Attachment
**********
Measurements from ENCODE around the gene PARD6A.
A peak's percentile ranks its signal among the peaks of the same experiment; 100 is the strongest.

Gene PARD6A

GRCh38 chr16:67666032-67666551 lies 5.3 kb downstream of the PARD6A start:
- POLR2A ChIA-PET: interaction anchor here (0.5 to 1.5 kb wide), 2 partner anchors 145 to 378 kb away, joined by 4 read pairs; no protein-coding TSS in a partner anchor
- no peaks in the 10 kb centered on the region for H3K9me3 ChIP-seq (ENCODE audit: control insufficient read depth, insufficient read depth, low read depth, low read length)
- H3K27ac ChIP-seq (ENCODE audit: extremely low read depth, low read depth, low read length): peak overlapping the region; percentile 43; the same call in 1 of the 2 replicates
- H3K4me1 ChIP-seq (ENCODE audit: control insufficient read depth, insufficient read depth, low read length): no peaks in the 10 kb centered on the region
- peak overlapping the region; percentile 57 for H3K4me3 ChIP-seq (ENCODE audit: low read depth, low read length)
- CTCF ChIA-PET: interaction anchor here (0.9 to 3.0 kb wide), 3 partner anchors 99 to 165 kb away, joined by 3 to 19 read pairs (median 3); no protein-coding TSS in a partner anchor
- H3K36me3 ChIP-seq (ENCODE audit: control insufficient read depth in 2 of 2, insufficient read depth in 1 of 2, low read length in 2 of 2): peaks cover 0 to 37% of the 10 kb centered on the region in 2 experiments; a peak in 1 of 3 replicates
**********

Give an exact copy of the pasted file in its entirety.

Measurements from ENCODE around the gene PARD6A.
A peak's percentile ranks its signal among the peaks of the same experiment; 100 is the strongest.

Gene PARD6A

GRCh38 chr16:67666032-67666551 lies 5.3 kb downstream of the PARD6A start:
- POLR2A ChIA-PET: interaction anchor here (0.5 to 1.5 kb wide), 2 partner anchors 145 to 378 kb away, joined by 4 read pairs; no protein-coding TSS in a partner anchor
- no peaks in the 10 kb centered on the region for H3K9me3 ChIP-seq (ENCODE audit: control insufficient read depth, insufficient read depth, low read depth, low read length)
- H3K27ac ChIP-seq (ENCODE audit: extremely low read depth, low read depth, low read length): peak overlapping the region; percentile 43; the same call in 1 of the 2 replicates
- H3K4me1 ChIP-seq (ENCODE audit: control insufficient read depth, insufficient read depth, low read length): no peaks in the 10 kb centered on the region
- peak overlapping the region; percentile 57 for H3K4me3 ChIP-seq (ENCODE audit: low read depth, low read length)
- CTCF ChIA-PET: interaction anchor here (0.9 to 3.0 kb wide), 3 partner anchors 99 to 165 kb away, joined by 3 to 19 read pairs (median 3); no protein-coding TSS in a partner anchor
- H3K36me3 ChIP-seq (ENCODE audit: control insufficient read depth in 2 of 2, insufficient read depth in 1 of 2, low read length in 2 of 2): peaks cover 0 to 37% of the 10 kb centered on the region in 2 experiments; a peak in 1 of 3 replicates